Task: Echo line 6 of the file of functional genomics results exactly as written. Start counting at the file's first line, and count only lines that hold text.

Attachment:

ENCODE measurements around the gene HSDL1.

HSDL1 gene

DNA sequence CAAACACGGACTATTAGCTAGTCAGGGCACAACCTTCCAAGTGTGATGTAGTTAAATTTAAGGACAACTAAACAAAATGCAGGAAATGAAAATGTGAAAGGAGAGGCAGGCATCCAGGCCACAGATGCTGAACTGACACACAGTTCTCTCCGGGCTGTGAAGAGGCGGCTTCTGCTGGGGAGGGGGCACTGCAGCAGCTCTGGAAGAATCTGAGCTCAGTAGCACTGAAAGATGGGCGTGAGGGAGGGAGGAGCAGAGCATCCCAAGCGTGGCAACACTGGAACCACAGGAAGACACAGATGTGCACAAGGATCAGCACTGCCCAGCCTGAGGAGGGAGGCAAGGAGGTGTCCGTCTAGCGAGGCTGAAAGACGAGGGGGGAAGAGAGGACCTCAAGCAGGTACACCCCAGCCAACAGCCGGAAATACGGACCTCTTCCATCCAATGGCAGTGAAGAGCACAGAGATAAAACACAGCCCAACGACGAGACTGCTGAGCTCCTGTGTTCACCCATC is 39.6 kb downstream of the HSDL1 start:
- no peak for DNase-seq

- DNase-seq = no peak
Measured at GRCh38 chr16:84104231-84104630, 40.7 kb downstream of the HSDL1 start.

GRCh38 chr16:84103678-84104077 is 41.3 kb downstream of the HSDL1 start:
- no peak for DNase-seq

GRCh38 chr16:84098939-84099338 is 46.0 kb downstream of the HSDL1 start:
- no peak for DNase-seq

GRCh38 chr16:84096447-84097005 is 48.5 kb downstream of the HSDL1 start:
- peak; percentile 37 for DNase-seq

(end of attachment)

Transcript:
Measured at GRCh38 chr16:84104231-84104630, 40.7 kb downstream of the HSDL1 start.